Baltimore City schools, charters clash over Blueprint money; special education and pre-K funding caught in between

Seven charter school operators are petitioning the Maryland State Board of Education to rewrite Baltimore City school system’s funding formula for distributing money tied to the Blueprint for Maryland’s Future.

Charter representatives and city school administrators have negotiated for months but say they were unable to resolve the dispute, which centers on a 25% administrative “fee” that the system included in its charter school formula for distributing state funds tied to the landmark Blueprint reform plan. The Blueprint is expected to infuse an additional $3.8 billion in Maryland schools over the next decade.


Charter funding formula disputes have simmered for years in Baltimore City, which is home to more than 30 of Maryland’s 47 charter schools.

Attorney Christopher S. Gunderson of Venable LLP filed the petition Monday on behalf of Afya Baltimore, Baltimore Montessori, City Neighbors Charter, City Neighbors Hamilton, City Neighbors High School, KIPP Baltimore, Patterson Park Public Charter, New Song Community Learning Center and Living Classrooms Foundation.


Gunderson declined to comment Tuesday on the pending matter.

In the petition, the operators contend state law does not authorize Baltimore City school system to impose a mandatory 25% fee on public charter schools and asks the state board of education to reduce that figure to 2%.

The complaint points out that te Maryland State Supreme Court addressed a similar issue in 2017 when it said a local school board should not be allowed to lower a charter’s per-pupil allocation because it provided services that the charter did not need or desire. It also cites a 2018 Maryland board of education decision to invalidate a $125-per-pupil fee that the Baltimore City school system imposed on charter schools for school police services.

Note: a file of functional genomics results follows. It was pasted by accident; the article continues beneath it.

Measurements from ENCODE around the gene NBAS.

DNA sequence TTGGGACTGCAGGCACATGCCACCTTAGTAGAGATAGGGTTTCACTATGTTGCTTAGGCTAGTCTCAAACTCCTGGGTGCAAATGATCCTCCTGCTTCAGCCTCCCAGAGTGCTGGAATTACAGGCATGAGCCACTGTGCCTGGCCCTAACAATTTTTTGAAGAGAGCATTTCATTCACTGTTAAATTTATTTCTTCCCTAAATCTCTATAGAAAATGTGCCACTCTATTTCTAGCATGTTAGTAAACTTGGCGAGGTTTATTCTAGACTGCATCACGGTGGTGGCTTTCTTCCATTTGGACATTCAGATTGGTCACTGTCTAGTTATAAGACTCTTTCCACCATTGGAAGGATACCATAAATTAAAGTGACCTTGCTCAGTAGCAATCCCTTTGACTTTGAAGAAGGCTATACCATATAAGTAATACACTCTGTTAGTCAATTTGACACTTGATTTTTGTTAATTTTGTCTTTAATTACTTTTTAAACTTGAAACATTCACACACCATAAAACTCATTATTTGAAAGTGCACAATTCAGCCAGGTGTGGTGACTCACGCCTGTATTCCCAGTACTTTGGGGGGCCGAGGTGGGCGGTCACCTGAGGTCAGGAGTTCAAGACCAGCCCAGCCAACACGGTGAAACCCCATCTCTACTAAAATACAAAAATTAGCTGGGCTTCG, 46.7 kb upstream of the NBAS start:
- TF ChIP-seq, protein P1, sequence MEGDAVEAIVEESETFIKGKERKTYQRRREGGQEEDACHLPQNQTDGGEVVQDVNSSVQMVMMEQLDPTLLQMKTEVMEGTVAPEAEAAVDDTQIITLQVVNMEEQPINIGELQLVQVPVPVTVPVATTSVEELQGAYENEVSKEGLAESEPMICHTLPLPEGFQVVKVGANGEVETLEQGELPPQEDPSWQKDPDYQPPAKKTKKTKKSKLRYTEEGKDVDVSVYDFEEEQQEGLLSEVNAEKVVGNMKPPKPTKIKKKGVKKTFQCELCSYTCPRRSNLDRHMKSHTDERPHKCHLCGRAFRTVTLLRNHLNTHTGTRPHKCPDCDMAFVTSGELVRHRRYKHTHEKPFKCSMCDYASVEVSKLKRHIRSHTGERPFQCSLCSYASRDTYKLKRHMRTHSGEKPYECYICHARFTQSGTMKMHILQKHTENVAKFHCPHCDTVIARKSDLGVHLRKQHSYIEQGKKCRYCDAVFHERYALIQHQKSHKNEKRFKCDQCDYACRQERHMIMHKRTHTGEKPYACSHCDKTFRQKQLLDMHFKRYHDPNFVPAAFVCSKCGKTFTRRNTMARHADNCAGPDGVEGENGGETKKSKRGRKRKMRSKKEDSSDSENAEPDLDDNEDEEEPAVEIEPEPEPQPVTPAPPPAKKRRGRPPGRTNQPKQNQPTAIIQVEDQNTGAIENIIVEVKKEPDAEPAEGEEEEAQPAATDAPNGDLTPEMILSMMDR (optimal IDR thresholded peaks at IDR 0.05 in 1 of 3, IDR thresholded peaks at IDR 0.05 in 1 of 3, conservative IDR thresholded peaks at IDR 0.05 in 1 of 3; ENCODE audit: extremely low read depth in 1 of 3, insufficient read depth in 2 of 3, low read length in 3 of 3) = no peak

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The charters say the school system legally may collect a 2% fee to pay for things like data collection and other reporting functions — but claim other services may be provided in lieu of cash only if both parties agree.

Meanwhile, Baltimore City administrators took the unusual step of sending a letter Tuesday to alert families of the “pending threat” posed by the charter operators, stating their proposed formula would “diminish the Blueprint Act’s investments by taking more than their fair share.”

Alison Perkins-Cohen, chief of staff for Baltimore City Schools, said the 25% administrative fee collected from the charters’ Blueprint share offsets a $200 million funding gap for special education services and pre-kindergarten — costs she says that traditional and charter schools have a moral and legal obligation to share. System leaders noted they were able to reach a consensus on the funding formula with the 22 other charter and contract school operators in the city.

“Everyone has to pay,” Perkins-Cohen said. “There are students who need significant support. If these [charter] schools are successful, the cost would solely fall on traditional schools.”

In the letter sent to families, administrators predicted the operators’ adjusted formula would send an extra $1.8 million to a charter school serving 500 students compared to a traditional school of the same size, enough to add 18 teaching positions. And a charter high school serving 1,300 students would receive an extra $4.7 million compared to a traditional high school, which equates to 47 teaching positions.


The dispute comes at a time when the state is still working out the details of how to roll out the Blueprint for Maryland’s Future plan. Local school systems’ implementation plans are due March 15 to the seven-person Blueprint oversight authority, called the Accountability and Implementation Board.

Perkins-Cohen said the city school system has not reached out to the oversight board or its staff concerning the charter school funding dispute but might do so in the coming months.